The couple also established namesake endowed chairs in pediatric endocrinology, clinical care and research, and cardiovascular research – as well as a center for cardiovascular research – at UT Southwestern Medical Center. Additionally, the Rapoports gave $100,000 for scholarships to the UT San Antonio Excellence Fund and $5,000 to the UT Health Science Center at San Antonio for the Dr. Mario E. Ramirez Chair Fund in Family and Community Medicine.
In 1988, Rapoport was named to Fortune magazine’s list of the 40 most generous Americans. A year later, he and his wife established the Bernard & Audre Rapoport Foundation, which has contributed more than $32 million to education, arts and culture, community development, and health and child development.
Besides his term as a regent, Rapoport serves on the Chancellor’s Council Executive Committee, the Commission of 125, the We’re Texas Campaign Executive Council and is a life member of the UT Austin Development Board. He serves on the UT Southwestern Health System Board of Visitors and the Leadership Council for UT Southwestern’s Innovations in Medicine campaign. He also served on The University Cancer Foundation Board of Visitors at the UT M. D. Anderson Cancer Center from 1976-1980.
Born in 1917 to Russian immigrants in San Antonio, Rapoport grew up in poverty and attended UT Austin during the Great Depression. He graduated with a bachelor’s degree in 1939 and launched his insurance company in 1951 with the help of a $25,000 loan co-signed by his wife’s uncle. He moved the company to Waco in 1956 so his wife could be near her mother.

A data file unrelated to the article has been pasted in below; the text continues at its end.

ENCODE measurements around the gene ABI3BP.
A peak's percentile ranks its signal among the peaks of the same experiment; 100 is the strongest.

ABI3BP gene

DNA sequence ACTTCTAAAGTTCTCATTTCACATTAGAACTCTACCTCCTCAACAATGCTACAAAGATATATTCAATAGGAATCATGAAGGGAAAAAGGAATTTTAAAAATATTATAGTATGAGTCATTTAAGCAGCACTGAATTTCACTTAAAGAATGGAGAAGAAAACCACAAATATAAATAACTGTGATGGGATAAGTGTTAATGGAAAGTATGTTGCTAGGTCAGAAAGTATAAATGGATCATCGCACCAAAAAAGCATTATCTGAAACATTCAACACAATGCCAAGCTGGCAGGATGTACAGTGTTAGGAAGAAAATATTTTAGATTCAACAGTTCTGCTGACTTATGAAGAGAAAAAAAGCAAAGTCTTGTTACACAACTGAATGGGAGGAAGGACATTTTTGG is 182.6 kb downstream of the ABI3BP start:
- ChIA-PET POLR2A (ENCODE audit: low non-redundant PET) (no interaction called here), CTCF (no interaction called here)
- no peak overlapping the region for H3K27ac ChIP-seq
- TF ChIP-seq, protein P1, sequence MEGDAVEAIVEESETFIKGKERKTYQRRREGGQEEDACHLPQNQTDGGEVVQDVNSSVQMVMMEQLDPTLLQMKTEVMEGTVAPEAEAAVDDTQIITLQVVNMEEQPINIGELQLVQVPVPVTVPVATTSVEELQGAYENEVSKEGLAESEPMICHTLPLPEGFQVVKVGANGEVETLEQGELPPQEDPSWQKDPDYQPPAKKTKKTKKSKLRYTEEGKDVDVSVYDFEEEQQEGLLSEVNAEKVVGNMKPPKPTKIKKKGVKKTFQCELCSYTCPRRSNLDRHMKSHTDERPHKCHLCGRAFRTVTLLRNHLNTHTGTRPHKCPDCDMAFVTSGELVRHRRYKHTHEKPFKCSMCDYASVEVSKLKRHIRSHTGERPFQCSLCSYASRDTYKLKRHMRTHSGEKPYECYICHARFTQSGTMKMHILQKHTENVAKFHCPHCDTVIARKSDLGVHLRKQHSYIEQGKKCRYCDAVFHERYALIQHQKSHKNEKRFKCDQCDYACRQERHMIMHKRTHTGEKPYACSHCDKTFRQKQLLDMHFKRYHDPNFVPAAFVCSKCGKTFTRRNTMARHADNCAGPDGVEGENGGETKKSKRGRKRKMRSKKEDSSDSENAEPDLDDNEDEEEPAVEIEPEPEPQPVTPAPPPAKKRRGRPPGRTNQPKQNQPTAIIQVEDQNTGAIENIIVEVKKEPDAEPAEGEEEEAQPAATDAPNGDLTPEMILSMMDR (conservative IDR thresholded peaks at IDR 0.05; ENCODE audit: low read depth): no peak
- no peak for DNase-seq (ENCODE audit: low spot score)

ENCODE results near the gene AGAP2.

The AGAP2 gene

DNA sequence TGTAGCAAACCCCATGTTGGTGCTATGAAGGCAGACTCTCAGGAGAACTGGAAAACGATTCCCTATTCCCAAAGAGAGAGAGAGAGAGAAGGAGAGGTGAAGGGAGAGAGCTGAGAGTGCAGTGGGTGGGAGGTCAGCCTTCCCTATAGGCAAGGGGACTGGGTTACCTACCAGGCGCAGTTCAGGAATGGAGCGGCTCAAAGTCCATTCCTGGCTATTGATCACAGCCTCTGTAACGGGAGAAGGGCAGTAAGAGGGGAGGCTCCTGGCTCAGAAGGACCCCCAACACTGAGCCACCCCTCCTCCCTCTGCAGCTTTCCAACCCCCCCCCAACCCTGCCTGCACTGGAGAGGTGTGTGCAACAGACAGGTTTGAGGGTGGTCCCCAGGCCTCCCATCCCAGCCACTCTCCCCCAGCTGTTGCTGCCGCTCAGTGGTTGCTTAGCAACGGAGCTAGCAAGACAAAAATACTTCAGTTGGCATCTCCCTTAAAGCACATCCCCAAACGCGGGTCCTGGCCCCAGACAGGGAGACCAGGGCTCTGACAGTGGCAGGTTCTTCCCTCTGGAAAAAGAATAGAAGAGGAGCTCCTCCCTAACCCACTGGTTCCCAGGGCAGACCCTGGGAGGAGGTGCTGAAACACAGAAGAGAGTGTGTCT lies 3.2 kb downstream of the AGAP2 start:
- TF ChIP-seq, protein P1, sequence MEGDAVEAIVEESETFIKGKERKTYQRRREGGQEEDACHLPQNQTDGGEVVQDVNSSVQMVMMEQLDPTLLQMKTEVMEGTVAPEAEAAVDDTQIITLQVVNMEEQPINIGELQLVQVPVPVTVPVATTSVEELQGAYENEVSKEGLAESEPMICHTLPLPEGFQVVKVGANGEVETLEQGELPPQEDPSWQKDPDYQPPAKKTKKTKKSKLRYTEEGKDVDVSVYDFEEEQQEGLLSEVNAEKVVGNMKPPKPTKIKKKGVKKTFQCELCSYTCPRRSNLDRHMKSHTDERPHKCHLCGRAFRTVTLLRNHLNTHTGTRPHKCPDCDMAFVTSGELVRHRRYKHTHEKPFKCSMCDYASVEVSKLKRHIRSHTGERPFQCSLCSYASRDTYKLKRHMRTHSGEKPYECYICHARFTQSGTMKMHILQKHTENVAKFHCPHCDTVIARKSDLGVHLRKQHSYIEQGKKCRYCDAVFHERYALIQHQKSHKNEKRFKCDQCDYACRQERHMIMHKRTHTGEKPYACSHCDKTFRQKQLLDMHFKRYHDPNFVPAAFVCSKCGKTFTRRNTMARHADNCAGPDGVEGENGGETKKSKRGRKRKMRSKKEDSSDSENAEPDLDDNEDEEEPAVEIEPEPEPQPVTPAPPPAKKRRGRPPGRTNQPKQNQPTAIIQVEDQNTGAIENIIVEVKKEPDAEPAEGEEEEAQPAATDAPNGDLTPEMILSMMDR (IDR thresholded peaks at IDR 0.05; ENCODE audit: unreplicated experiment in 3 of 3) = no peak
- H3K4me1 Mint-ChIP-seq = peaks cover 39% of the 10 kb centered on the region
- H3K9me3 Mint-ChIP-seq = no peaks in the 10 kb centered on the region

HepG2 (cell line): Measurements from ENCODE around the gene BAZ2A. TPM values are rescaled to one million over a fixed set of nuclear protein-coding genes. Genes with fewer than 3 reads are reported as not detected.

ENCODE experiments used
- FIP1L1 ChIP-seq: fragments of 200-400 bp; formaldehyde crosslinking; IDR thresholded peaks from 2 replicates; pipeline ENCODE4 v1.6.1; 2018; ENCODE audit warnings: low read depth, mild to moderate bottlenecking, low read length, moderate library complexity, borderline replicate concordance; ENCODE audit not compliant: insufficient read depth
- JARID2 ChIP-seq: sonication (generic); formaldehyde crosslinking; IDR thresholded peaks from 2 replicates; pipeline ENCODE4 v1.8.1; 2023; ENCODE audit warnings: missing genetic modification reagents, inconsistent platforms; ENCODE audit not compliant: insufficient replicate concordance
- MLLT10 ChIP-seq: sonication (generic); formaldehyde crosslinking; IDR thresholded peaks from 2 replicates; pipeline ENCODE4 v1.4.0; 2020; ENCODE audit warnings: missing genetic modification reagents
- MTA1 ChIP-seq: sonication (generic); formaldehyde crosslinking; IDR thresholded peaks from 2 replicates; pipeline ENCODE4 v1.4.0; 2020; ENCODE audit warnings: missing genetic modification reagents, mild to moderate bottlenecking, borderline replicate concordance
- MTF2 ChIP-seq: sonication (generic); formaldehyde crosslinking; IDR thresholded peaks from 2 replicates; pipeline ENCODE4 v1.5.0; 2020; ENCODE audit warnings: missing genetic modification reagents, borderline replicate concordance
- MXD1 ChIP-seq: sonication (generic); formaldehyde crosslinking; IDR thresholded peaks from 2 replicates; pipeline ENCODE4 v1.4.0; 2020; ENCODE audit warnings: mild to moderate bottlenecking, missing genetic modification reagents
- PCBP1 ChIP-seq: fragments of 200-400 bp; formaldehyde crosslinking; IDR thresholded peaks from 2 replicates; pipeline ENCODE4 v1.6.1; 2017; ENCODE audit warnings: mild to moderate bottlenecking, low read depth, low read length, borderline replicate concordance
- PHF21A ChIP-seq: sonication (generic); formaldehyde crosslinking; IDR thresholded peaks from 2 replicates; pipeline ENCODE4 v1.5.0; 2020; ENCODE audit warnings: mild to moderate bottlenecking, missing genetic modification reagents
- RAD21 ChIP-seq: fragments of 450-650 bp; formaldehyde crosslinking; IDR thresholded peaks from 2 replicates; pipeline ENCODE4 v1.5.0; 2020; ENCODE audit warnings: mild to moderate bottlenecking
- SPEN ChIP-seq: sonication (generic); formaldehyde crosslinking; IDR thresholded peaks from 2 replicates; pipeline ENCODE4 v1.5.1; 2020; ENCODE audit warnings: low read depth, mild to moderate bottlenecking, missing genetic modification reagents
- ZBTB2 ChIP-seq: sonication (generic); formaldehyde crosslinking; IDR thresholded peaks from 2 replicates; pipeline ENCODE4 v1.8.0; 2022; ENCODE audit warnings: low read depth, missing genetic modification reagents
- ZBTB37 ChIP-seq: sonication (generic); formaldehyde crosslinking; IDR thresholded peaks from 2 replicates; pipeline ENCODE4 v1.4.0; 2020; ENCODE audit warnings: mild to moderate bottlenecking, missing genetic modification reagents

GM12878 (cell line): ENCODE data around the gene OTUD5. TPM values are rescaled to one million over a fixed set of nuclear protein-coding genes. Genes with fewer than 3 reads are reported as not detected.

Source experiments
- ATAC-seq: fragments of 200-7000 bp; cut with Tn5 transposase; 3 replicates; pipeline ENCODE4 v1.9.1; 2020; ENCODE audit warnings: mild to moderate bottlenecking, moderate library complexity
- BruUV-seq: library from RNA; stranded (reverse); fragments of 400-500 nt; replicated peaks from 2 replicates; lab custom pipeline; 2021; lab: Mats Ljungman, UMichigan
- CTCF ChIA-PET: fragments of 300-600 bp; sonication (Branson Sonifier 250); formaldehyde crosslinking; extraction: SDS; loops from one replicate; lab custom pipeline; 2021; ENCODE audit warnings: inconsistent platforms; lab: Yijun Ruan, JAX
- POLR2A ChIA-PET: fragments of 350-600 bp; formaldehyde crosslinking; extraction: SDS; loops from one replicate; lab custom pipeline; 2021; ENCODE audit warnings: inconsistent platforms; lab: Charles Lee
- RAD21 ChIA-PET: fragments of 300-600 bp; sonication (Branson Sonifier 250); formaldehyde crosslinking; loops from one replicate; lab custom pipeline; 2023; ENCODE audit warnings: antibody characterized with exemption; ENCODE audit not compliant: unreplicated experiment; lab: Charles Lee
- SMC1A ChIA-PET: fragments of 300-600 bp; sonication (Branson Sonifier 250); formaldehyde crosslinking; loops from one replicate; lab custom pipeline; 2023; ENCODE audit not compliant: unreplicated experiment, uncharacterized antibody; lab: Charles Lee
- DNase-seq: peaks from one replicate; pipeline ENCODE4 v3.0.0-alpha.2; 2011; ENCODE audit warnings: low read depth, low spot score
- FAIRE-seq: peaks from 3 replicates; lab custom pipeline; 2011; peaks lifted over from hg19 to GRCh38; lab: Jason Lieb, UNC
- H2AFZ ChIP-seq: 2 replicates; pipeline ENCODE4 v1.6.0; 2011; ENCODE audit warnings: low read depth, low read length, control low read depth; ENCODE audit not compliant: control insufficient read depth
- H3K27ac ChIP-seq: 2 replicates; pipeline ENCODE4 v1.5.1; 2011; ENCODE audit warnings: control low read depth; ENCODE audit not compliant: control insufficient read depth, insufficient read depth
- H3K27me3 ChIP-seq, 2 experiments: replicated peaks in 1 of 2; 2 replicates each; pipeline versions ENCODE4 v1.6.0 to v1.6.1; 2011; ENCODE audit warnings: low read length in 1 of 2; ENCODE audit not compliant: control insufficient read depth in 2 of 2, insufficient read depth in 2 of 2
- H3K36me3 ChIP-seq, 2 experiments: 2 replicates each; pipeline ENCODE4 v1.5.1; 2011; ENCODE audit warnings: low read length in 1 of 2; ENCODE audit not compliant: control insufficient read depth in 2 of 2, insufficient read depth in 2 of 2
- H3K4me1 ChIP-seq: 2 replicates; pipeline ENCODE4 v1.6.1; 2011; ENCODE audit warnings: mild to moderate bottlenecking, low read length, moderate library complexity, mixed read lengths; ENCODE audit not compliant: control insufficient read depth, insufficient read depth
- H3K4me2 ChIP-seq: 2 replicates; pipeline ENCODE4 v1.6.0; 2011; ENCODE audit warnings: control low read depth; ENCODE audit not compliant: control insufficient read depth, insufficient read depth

Rapoport sold his company in 1994 to McKinney-based Torchmark Corporation, but continued to run the insurance outfit until he retired in 1999.
Rapoport, 90, becomes the 20th recipient of the Santa Rita Award since it first was presented in 1968. The prestigious award is given to individuals who have made significant contributions to the UT System and who show a deep commitment to higher education and serve as an example of selfless, spirited service. Past recipients are Frank Denius, Margaret McDermott, Wales H. Madden, Jr., Peter T. Flawn, Lt. Gov. Bob Bullock, Jack S. Blanton, Jess Hay, Larry Temple, Peter O’Donnell, Jr., William P. Hobby, J. Erik Jonsson, Mary Moody Northen, John H. Freeman, John W. McCullough, Cecil H. Green, Harry H. Ransom, Hines H. Baker, Eugene McDermott and Ima Hogg.
The award is named for the Santa Rita No. 1, the first producing oil well on UT System property in West Texas. The well produced oil from 1923 to 1990 and spurred growth of the Permanent University Fund.